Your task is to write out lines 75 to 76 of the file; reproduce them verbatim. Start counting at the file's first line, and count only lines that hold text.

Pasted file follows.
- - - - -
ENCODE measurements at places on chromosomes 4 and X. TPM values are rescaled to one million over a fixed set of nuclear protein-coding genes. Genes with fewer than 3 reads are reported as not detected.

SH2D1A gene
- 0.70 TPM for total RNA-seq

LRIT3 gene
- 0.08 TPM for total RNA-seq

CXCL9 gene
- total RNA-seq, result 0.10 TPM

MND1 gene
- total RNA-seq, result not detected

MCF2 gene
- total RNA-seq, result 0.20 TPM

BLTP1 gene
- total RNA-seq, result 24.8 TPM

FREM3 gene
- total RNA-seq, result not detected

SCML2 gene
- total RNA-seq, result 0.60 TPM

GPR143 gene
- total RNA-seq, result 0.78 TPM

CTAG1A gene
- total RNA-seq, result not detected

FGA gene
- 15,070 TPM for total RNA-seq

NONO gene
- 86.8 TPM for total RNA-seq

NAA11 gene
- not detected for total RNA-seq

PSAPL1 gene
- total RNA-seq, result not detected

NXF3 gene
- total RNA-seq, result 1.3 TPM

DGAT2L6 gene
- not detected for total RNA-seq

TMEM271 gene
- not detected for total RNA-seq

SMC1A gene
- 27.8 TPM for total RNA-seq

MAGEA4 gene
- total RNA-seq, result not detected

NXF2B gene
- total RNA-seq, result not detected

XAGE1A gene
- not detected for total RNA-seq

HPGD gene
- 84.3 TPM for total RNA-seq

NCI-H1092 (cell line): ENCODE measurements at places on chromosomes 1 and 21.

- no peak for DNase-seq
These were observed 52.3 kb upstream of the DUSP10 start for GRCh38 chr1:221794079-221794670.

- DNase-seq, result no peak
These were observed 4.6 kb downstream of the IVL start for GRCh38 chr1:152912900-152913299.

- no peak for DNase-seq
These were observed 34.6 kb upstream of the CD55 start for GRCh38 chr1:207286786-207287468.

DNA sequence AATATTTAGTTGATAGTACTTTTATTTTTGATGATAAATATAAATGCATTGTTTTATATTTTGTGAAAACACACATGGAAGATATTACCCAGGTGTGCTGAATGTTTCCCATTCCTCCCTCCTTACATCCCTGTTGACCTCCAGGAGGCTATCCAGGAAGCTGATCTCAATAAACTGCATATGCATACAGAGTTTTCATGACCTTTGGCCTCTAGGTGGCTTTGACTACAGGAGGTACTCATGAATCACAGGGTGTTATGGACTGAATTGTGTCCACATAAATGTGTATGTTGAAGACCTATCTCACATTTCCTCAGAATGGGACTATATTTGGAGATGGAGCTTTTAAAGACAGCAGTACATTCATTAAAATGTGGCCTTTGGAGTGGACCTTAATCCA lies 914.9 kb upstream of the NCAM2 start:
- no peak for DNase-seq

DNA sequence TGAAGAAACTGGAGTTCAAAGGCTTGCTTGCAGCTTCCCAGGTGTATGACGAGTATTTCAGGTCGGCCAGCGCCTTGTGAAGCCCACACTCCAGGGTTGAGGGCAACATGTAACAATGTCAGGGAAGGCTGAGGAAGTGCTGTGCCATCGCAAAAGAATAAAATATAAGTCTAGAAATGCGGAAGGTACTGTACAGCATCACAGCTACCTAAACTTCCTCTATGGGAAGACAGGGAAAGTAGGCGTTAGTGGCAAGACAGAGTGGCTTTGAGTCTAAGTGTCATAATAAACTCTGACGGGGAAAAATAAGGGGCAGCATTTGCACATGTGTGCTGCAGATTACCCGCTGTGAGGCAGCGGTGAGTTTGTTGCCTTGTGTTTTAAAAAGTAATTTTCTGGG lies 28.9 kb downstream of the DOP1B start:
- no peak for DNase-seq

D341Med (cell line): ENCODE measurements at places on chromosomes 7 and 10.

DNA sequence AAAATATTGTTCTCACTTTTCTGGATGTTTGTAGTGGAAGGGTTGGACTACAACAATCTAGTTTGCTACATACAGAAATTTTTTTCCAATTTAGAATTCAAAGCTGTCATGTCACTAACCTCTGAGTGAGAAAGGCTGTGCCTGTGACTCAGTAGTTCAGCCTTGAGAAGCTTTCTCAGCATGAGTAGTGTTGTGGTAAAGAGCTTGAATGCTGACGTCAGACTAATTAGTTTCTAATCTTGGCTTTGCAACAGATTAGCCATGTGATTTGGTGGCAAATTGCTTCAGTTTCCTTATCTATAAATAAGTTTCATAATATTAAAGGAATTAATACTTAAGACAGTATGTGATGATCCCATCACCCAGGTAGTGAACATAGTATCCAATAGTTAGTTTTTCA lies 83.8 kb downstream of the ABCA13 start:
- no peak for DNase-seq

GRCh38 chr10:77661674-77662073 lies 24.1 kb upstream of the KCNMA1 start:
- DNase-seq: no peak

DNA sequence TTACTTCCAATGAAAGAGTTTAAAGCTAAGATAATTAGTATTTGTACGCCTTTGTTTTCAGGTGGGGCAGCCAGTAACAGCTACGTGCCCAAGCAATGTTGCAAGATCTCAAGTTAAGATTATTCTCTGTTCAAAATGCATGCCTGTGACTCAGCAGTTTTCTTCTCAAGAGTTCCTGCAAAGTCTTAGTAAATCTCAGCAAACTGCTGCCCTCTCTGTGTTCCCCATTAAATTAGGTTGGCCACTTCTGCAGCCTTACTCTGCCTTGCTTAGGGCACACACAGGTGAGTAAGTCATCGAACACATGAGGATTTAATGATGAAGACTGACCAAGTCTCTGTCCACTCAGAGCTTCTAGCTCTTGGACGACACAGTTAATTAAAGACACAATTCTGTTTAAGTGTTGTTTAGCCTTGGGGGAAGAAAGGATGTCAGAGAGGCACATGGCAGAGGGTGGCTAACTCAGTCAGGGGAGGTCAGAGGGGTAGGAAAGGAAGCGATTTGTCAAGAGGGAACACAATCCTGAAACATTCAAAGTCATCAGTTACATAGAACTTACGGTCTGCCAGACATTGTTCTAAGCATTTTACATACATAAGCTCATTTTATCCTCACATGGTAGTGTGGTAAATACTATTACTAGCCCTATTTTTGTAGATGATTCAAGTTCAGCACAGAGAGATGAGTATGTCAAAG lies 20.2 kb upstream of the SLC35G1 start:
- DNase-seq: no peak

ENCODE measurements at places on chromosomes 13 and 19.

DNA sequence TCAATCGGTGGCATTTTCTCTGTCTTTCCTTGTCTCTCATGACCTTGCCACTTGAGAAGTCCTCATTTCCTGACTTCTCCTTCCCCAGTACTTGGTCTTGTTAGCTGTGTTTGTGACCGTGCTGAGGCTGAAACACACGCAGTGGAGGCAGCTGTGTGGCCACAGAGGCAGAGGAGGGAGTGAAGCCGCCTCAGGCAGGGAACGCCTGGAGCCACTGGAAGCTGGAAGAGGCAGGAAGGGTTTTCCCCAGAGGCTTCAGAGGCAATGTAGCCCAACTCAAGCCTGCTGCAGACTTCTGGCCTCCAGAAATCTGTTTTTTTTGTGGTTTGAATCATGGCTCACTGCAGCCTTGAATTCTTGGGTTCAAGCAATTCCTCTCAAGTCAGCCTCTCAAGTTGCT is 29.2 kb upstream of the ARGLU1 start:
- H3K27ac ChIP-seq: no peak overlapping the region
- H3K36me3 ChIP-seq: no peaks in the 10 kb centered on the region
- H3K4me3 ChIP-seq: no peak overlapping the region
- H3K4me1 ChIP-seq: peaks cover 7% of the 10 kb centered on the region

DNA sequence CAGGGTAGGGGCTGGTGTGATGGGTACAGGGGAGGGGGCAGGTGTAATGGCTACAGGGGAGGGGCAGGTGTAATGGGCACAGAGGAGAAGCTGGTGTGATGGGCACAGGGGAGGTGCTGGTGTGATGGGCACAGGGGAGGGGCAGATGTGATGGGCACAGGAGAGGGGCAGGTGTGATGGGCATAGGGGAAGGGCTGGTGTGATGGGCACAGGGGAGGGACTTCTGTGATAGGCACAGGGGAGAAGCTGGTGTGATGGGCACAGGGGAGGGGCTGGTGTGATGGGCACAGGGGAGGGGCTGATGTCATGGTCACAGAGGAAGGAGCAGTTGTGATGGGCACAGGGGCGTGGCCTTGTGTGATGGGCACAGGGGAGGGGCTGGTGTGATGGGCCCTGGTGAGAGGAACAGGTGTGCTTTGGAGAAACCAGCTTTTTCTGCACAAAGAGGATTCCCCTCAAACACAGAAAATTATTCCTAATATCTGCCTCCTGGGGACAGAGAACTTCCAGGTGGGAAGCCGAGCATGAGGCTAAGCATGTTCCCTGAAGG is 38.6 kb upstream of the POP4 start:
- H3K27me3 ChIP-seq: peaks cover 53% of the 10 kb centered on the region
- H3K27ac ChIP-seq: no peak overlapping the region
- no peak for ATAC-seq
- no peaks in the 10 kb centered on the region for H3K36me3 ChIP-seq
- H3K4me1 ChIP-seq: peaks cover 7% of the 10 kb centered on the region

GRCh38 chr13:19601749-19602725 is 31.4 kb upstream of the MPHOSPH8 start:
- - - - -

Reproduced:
- H3K4me1 ChIP-seq: peaks cover 7% of the 10 kb centered on the region

GRCh38 chr13:19601749-19602725 is 31.4 kb upstream of the MPHOSPH8 start: